Each visit invited interdisciplinary groups of students to engage for four days in a series of
activities aimed to help them envision their futures. No critical or speculative design
methodology was taught during the sessions. The general frame of the activities was
intentionally kept very loose, without any rigid instruction or guidelines, giving students the
chance to express themselves genuinely.


STEP 1 - Visiting artisans

Before starting any future thinking, students were invited to visit local artisans and traditional craft shops, which served to reconnect them with contextual aesthetics and add visual references to their vocabulary before entering into the speculative realm. We also hoped those artisans might become valued partners in developing their physical artifacts.



STEP 4 - Design PrompTs

At this point students created the objects that populated their written scenarios and visualizations. The rule at this stage was that each design prompt should be able to communicate the context and scenario in which it was embedded. Each group produced four to eight product ideas. All participants stated their preferences and the “souvenirs from the futures” were then selected as the expression of the whole group.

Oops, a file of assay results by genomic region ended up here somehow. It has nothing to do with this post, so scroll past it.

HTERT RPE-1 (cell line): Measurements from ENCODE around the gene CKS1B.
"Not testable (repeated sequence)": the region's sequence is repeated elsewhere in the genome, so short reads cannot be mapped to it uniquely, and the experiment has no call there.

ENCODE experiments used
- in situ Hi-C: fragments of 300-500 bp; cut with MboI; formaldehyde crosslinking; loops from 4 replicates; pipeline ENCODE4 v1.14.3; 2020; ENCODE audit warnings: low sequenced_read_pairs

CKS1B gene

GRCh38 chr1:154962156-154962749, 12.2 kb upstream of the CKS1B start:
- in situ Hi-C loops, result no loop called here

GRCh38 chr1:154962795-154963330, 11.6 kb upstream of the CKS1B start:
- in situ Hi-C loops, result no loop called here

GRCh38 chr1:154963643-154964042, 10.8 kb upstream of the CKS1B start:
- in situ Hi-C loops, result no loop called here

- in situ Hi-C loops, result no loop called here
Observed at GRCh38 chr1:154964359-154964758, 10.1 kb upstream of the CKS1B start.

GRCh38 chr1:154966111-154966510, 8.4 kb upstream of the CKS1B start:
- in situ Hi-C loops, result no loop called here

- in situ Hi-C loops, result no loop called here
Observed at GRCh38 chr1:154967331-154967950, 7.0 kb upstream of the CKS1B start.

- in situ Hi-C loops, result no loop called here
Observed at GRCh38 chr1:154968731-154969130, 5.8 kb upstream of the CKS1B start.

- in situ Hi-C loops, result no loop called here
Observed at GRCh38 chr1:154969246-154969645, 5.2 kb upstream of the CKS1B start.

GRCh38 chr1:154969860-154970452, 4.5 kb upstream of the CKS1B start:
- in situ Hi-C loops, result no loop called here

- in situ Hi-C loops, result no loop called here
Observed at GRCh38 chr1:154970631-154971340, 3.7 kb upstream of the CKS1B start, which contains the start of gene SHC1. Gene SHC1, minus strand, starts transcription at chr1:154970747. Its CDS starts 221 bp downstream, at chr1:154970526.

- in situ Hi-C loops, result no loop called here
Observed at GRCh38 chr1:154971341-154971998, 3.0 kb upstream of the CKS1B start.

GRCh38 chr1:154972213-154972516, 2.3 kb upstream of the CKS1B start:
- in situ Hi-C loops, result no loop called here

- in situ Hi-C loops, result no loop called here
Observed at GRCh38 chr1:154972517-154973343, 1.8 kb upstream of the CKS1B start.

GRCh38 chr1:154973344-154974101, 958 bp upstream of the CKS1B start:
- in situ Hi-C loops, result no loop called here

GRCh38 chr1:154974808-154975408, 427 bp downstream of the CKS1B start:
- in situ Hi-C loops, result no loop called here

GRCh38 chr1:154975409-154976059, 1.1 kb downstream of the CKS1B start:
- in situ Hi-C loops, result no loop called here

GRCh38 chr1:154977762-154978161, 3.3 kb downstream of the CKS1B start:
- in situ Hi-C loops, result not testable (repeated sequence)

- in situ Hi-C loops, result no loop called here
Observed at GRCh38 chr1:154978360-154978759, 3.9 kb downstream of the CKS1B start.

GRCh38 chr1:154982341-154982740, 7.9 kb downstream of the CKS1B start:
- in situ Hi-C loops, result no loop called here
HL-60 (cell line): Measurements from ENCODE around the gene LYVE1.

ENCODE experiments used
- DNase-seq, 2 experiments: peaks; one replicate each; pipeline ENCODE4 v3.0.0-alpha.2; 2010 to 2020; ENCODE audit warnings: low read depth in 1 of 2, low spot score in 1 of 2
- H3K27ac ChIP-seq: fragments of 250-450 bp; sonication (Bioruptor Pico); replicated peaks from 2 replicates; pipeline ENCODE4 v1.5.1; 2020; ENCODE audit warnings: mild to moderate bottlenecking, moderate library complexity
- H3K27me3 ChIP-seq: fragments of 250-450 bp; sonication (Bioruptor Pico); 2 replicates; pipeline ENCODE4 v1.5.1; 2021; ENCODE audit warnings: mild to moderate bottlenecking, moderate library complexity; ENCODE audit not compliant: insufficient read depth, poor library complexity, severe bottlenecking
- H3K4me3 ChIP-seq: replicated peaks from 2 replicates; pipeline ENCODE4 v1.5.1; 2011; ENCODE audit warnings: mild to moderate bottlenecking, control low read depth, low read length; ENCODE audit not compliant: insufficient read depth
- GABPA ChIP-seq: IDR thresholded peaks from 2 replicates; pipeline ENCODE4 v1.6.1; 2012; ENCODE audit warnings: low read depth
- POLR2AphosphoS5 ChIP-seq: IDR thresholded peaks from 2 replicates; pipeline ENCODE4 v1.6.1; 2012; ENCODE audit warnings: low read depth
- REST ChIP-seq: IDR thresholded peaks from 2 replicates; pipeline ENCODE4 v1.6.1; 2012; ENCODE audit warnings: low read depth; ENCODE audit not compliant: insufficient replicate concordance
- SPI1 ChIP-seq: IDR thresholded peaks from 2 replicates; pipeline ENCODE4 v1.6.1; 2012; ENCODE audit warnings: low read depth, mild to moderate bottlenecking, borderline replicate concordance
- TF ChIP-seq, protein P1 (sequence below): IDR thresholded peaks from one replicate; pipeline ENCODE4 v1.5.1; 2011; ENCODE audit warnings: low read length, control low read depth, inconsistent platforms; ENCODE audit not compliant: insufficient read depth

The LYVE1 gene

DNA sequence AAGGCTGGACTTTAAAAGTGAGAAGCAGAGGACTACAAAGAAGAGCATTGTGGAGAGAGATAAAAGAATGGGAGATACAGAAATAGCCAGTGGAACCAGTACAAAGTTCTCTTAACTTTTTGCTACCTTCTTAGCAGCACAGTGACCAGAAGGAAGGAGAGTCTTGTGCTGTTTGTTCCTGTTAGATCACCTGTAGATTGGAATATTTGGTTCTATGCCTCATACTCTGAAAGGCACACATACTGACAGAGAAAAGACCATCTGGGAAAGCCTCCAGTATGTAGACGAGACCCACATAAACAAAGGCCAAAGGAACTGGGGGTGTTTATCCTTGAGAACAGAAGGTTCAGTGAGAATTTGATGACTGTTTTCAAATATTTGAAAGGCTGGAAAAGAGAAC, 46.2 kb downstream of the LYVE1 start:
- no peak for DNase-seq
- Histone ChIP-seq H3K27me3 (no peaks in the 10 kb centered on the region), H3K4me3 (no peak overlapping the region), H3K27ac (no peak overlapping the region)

STEP 2 - Writing

Next, small groups of students wrote short fictional narratives describing their future scenarios. The only parameters suggested were around length (one page maximum), that the stories must talk about people, and that they take place in their specific countries in an undefined future. These requirements were again a way to avoid stereotyped or anonymous futures.



STEP 5 - prototyping

During the final 24 hours, each group worked to realize the sketch prototypes of their objects. Any material or technique was permitted as long as the look of the final pieces was clearly indicated.


STEP 3 - Visual Thinking

Now the students started transforming words to images, reflecting on aesthetics and on the tone or atmosphere of their fictional worlds. Very little guidance was provided; students were free to elaborate their visualizations with any technique they wished, from watercolor to collage, comics to video.                                                                                                                                                                                                                                                     


STEP 6 - development

After the workshops students were invited to finish their projects autonomously or with their professors’ guidance. Some collaborated with local artisans to improve the quality and add another layer of their culture to the artifact.